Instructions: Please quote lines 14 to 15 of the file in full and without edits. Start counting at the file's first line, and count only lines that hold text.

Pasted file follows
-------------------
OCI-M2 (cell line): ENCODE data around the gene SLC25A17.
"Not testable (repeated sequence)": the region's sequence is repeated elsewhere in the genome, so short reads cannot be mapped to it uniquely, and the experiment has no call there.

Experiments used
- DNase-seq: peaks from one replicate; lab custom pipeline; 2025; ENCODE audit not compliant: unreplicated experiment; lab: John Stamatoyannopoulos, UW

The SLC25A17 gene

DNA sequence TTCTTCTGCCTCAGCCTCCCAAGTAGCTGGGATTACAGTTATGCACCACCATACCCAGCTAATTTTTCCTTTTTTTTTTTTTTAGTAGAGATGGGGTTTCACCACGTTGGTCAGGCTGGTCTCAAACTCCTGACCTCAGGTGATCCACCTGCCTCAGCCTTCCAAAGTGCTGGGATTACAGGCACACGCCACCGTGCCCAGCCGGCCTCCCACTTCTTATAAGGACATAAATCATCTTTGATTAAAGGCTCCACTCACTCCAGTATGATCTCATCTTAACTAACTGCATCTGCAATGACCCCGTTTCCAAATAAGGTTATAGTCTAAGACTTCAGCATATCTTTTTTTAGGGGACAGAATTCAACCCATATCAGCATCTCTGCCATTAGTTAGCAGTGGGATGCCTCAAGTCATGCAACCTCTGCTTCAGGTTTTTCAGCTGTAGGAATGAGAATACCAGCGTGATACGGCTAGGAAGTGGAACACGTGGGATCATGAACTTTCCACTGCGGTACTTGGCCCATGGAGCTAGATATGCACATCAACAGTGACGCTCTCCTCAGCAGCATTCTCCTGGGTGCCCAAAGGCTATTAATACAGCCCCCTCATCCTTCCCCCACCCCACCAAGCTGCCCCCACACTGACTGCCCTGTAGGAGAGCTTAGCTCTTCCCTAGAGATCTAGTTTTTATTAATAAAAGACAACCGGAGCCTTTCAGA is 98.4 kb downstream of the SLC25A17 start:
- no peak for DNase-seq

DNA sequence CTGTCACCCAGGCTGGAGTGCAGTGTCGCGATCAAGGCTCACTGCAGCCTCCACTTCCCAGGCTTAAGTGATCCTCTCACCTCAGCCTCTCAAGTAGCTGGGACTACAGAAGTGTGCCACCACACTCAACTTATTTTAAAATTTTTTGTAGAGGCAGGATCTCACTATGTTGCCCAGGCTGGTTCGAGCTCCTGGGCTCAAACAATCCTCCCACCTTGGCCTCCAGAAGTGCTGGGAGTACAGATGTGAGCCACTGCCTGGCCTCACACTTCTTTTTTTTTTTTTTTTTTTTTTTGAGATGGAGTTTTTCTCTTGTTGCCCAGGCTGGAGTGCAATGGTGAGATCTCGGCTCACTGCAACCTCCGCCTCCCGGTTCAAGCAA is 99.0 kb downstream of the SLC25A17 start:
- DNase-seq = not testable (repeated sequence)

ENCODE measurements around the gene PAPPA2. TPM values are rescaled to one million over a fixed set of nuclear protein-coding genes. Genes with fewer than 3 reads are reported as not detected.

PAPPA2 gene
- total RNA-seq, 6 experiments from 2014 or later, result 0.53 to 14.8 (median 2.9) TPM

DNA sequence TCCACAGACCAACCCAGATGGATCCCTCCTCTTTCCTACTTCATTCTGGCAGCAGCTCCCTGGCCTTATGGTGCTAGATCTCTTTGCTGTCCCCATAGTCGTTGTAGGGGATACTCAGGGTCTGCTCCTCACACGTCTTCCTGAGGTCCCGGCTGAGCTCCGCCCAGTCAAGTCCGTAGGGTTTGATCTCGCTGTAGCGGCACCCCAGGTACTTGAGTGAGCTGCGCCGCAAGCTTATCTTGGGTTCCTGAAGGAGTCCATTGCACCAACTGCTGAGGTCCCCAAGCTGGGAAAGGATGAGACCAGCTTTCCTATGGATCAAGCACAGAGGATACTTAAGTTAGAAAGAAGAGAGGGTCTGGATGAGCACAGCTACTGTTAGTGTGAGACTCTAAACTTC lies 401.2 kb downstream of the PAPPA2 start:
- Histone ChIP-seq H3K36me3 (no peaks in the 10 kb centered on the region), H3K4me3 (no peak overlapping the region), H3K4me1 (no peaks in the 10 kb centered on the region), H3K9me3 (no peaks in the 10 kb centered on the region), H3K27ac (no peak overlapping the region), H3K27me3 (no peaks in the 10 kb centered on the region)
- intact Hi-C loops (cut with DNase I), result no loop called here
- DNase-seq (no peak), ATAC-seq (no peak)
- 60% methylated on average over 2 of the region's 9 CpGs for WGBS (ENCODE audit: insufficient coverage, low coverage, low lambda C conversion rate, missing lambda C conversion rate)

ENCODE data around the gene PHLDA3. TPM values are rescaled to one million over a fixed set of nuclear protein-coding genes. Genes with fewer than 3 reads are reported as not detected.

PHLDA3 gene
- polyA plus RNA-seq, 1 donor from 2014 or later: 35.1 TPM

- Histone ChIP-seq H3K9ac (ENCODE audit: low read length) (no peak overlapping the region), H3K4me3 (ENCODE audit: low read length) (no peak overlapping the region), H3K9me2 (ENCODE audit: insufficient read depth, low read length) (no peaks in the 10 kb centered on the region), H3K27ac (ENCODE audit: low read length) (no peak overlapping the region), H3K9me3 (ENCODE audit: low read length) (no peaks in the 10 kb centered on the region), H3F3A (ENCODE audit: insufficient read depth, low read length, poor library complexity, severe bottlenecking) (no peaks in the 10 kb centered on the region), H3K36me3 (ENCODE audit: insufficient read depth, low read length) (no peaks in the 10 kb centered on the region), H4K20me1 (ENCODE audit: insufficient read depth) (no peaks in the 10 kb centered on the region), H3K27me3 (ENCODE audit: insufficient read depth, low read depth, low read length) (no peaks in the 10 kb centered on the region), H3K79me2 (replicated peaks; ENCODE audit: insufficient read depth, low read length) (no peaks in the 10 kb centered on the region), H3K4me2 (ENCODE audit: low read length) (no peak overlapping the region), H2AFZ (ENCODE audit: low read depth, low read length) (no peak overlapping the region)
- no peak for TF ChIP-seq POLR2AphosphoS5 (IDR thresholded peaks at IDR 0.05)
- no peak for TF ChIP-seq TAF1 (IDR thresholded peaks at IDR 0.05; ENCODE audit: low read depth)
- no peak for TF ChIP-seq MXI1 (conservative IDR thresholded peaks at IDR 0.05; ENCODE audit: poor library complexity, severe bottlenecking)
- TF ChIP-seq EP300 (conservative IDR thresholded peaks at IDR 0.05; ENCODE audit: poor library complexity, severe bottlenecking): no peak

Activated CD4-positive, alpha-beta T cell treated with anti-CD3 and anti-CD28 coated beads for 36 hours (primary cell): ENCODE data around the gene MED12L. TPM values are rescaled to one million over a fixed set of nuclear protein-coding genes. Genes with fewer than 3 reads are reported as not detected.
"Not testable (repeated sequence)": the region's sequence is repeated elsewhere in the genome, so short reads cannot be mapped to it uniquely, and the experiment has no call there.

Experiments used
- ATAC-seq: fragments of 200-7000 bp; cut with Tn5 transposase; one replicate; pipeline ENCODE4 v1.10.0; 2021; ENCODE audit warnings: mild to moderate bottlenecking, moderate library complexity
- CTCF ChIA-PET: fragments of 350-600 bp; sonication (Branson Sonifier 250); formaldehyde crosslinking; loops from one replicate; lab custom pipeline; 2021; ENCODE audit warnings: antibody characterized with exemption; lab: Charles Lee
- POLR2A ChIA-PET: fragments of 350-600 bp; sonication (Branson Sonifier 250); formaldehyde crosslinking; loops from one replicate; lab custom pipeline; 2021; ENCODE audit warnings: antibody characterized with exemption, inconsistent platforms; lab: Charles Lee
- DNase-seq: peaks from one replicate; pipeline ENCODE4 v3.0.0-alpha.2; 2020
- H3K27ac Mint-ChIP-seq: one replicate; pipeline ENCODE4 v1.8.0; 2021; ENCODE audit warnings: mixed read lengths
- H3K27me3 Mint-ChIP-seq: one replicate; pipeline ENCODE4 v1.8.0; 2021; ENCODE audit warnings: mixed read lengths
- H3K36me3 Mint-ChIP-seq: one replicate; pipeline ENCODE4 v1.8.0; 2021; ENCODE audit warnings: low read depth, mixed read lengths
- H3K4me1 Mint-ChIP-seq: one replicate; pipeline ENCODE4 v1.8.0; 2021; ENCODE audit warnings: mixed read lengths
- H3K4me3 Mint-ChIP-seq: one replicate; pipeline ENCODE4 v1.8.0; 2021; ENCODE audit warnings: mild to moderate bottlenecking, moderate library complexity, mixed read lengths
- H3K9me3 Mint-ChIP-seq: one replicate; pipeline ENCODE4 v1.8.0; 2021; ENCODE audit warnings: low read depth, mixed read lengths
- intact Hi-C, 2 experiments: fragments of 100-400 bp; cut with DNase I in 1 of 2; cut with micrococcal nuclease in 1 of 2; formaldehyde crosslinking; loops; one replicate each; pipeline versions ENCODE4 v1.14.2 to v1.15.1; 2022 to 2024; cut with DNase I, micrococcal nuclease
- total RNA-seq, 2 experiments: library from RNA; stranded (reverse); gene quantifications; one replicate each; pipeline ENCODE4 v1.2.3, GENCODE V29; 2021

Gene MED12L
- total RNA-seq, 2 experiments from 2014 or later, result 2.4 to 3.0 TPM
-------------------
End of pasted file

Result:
- Histone ChIP-seq H3K36me3 (no peaks in the 10 kb centered on the region), H3K4me3 (no peak overlapping the region), H3K4me1 (no peaks in the 10 kb centered on the region), H3K9me3 (no peaks in the 10 kb centered on the region), H3K27ac (no peak overlapping the region), H3K27me3 (no peaks in the 10 kb centered on the region)
- intact Hi-C loops (cut with DNase I), result no loop called here